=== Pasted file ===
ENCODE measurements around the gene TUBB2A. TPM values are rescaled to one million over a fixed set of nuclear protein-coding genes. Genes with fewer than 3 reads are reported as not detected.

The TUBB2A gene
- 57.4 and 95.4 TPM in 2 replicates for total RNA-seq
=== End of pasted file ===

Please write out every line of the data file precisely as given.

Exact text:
ENCODE measurements around the gene TUBB2A. TPM values are rescaled to one million over a fixed set of nuclear protein-coding genes. Genes with fewer than 3 reads are reported as not detected.

The TUBB2A gene
- 57.4 and 95.4 TPM in 2 replicates for total RNA-seq